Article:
While we have many impressive stones and rocks here in Arizona, I’d never seen anything like the ancient standing stones in the United Kingdom. In fact, I admit I didn’t know much about them until we visited the sites in Orkney.
The Ring of Brodgar is the largest stone circle in Scotland. It’s thought to have once had sixty stones, but now has less than thirty standing (although it appears there are a number of partial stones still in position). They stand out in the landscape; I believe one or two were once struck by lightning. The stones very in height, but the tallest is about fifteen feet.
One of the stones is off on its own a few hundred feet from the others, and it caught David’s eye before I noticed it. We hiked out to take a look, and I found out later that it’s called the Comet Stone.
Lichen is also one of those things I’d never noticed here in Arizona―although it appears that ASU has a lichen herbarium, go figure―but lichen was all over the place in Scotland, as well as on the stones in the Ring of Brodgar.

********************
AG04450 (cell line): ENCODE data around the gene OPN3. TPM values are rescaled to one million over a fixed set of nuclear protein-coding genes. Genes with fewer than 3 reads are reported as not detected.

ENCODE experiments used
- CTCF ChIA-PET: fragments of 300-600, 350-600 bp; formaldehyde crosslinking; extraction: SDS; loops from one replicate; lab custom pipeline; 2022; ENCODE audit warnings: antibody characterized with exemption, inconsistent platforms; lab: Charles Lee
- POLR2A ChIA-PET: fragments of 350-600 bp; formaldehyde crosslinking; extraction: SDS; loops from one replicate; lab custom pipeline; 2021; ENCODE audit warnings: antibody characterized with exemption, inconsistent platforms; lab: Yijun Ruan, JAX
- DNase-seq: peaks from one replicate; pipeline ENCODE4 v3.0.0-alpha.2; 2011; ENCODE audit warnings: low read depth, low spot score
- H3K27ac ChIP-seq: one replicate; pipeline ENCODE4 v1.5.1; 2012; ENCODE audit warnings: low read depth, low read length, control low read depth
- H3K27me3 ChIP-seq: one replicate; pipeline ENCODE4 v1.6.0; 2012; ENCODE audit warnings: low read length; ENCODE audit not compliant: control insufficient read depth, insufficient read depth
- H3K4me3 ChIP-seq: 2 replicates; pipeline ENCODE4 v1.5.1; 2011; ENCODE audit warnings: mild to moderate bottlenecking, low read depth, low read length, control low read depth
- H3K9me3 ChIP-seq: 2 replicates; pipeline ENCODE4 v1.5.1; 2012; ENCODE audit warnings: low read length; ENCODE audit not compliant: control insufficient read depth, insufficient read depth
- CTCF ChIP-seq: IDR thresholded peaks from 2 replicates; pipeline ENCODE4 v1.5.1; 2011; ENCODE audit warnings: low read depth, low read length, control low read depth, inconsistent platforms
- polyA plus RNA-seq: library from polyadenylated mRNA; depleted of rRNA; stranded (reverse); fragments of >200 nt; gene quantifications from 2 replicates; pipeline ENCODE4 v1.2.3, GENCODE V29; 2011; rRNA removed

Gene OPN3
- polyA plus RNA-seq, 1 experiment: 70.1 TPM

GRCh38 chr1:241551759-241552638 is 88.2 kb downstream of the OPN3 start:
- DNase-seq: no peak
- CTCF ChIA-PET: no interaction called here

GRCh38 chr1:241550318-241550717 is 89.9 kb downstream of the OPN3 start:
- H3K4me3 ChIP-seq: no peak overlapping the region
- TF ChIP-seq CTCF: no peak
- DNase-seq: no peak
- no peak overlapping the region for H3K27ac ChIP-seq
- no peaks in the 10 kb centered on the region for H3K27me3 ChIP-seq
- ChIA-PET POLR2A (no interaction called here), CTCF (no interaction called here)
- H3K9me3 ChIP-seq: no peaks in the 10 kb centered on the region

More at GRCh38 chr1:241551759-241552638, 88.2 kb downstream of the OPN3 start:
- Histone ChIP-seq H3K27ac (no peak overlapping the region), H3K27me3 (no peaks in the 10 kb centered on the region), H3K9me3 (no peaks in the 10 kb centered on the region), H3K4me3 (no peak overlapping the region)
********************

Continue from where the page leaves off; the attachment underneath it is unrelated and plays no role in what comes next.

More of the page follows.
About a mile from the Ring of Brodgar are the Standing Stones of Stenness, which are much taller but fewer in number.
There is such a feeling of mystery and history at these sites. I hear Stonehenge is impressive too, but I don’t believe you can touch the stones. Here in Orkney, you can quite nearly touch time. During the windy day we went, we had missed the tourist crowd and had little company beyond the stones; it really was wonderful.
You can see from the photos that the weather shifted around a bit in the few hours that we walked amongst the stones. However, it never rained while we were in Orkney, nor during the previous week when we were in Glasgow and Edinburgh. In fact, we only got rain on the drive to the airport as we headed home―which was nice, since we get so little rain in Phoenix.
I’ll share more photos from Orkney soon!
Links to previous related posts:
Our First Day in Glasgow
Glasgow Botanic Gardens
Our Day in Edinburgh
Scotland: Glasgow to Gills Bay
On a Ferry to Orkney
St Magnus Cathedral